SB 6468

As of January 21, 2006

Title: An act relating to educational assessments.

Brief Description: Requiring classroom-based civics assessments.

Sponsors: Senators Johnson, Schmidt, Roach, Zarelli, Stevens, Mulliken, Carrell, Benton, Deccio, Parlette, Honeyford, Benson, Keiser, Kline and Kohl-Welles.

Brief History:

Committee Activity: Early Learning, K-12 & Higher Education: 1/20/06.


Staff: Susan Mielke (786-7422)

Background: The State Board of Education sets the minimum subject areas and credits required for high school graduation. The requirements include 2.5 credits in social studies, including one credit in United States history and government, which must include the study of the U.S. Constitution, and one-half credit in Washington State history and government, which must include the study of the State Constitution. Additionally, school districts are encouraged to consider including information on the culture, history, and government of the American Indian peoples. A credit in civics is not currently required; however, courses in civics, economics, sociology, political science, international relations, or related courses may be used to complete the required credits.

The Essential Academic Learning Requirements (EALRs), which represent the specific academic skills and knowledge which students should have, does include civics. By the end of the 2008-09 school year, school districts must have assessments or other strategies to assure that students have an opportunity to learn the EALRs in social studies. Beginning with the 2008-09 school year, school districts must annually submit an implementation verification report to the Office of the Superintendent of Public Instruction (OSPI).

In 2004, the Legislature directed the OSPI to provide classroom-based assessment models and other assessment options on the OSPI's website for voluntary use by school districts. The OSPI has developed classroom-based assessments at the fifth, eighth, and high school levels. Training is available through the OSPI on how to score the assessments.

Summary of Bill: For the purposes of the assessments and other strategies that school districts must have for students in social studies, "social studies" includes "history, geography, civics, economics, and social studies skills."

Beginning with the 2008-09 school year, school districts must require students in fourth or fifth, seventh or eight, and eleventh or twelfth grades to complete at least one classroom-based assessment in civics. The assessment must be selected from a list approved by the OSPI. School districts must annually submit a report to the OSPI documenting the use of the classroom-based assessment.

Appropriation: Twenty-five thousand dollars is appropriated to the Superintendent of Public Instruction to provide competitive grants to school districts for curriculum alignment, development of innovative civics projects, and other activities that support the civics assessments. Districts receiving a grant must make the products developed under the grant widely available as examples of best practices.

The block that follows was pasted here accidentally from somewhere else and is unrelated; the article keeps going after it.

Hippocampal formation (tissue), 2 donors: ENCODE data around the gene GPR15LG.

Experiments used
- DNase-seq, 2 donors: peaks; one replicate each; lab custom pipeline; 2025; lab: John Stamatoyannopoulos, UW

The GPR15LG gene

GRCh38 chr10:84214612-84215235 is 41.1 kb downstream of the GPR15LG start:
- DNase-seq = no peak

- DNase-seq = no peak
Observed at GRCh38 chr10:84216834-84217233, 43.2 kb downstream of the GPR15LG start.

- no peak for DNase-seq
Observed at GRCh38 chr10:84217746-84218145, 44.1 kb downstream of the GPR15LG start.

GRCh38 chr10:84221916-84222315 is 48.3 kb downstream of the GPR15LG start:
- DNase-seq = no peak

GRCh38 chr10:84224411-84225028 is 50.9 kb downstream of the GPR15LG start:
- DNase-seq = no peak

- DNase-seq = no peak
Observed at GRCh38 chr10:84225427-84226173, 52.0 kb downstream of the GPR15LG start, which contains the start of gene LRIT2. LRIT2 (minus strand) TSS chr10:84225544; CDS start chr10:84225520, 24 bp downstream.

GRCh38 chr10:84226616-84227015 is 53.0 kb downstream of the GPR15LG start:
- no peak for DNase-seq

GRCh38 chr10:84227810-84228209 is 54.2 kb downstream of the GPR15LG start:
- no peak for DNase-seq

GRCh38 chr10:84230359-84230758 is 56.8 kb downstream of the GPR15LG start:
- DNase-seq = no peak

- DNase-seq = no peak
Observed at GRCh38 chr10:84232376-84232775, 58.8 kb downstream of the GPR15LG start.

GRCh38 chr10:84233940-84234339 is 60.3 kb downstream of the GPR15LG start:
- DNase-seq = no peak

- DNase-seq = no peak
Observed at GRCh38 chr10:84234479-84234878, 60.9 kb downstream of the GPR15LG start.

Fiscal Note: Not requested.

Committee/Commission/Task Force Created: No.

Effective Date: Ninety days after adjournment of session in which bill is passed.

Testimony For: This bill has bipartisan sponsorship. We have heard over the years about the need to beef up civics education for our students. Most students have a dearth of knowledge in civics. The curriculum is there and the classroom-based assessments are available. This bill is the logical next step. It mandates action but the action and the timeline is doable. The classroom-based assessments developed by OSPI are a great resource to implement this. The bill provides greater flexibility with accountability with the use of the classroom-based assessments and is broader than just mandating a course. Many teachers have already received classroom-based assessments training. Additionally, the classroom-based assessments permit use of the other material that could be used that are available including "We the People", "Project Citizen", the YMCA "Youth in Government", the 4-H program.

Testimony Against: None.

Testimony Other: Education reform has put great tension and pressures on all the parts of our public education system. The emphasis on reading, writing and mathematics and soon science through the WASLs has created much of the pressure. It has also created a tension between the curriculum areas. To try to create a balance we supported the development of CBAs in the other subject areas to honor all the curriculums that are not addressed by the WASL. We encourage you to proceed carefully. If you target civics you want to be careful not to overlook the arts, and physical education.

Who Testified: PRO: Senator Stephen Johnson, prime sponsor; Don Rash, Association of School Principals; Leslie Goldstein and Caleb Perkins, OSPI.

OTHER: Gary King, Washington Education Association.